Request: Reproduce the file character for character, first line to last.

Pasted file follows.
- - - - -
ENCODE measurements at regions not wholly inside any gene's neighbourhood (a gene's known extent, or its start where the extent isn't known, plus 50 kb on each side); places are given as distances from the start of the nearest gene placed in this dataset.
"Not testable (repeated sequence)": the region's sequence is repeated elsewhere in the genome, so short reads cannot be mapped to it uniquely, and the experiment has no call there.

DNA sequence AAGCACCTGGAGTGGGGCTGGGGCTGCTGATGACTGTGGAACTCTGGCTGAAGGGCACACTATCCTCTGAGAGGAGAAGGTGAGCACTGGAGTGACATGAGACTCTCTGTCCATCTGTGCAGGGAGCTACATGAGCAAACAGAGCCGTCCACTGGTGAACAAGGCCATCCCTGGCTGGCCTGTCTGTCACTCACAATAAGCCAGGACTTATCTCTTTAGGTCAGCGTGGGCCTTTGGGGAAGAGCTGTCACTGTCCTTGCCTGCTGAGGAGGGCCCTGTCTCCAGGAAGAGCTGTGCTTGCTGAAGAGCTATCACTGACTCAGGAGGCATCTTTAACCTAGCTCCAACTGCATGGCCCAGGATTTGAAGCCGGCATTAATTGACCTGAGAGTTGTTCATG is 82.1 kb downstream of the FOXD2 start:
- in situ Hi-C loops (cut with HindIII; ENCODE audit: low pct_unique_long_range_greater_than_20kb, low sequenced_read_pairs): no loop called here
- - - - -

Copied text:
ENCODE measurements at regions not wholly inside any gene's neighbourhood (a gene's known extent, or its start where the extent isn't known, plus 50 kb on each side); places are given as distances from the start of the nearest gene placed in this dataset.
"Not testable (repeated sequence)": the region's sequence is repeated elsewhere in the genome, so short reads cannot be mapped to it uniquely, and the experiment has no call there.

DNA sequence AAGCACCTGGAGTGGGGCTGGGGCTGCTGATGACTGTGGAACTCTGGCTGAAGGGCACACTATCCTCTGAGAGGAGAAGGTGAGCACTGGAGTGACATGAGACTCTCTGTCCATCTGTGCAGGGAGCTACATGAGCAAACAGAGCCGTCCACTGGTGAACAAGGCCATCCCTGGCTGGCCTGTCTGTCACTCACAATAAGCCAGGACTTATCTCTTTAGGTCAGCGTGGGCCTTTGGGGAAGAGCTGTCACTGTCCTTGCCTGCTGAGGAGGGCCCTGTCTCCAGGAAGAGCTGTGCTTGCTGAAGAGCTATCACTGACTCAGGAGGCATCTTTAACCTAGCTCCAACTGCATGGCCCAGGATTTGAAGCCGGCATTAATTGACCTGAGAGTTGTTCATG is 82.1 kb downstream of the FOXD2 start:
- in situ Hi-C loops (cut with HindIII; ENCODE audit: low pct_unique_long_range_greater_than_20kb, low sequenced_read_pairs): no loop called here